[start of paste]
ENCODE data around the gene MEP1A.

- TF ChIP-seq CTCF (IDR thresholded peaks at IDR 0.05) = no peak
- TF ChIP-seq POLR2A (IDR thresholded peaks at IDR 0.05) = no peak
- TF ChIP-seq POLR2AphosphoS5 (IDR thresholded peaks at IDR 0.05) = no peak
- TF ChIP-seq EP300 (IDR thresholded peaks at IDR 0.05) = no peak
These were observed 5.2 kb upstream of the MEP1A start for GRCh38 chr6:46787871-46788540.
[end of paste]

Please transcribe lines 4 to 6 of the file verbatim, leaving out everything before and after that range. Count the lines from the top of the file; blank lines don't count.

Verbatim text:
- TF ChIP-seq POLR2AphosphoS5 (IDR thresholded peaks at IDR 0.05) = no peak
- TF ChIP-seq EP300 (IDR thresholded peaks at IDR 0.05) = no peak
These were observed 5.2 kb upstream of the MEP1A start for GRCh38 chr6:46787871-46788540.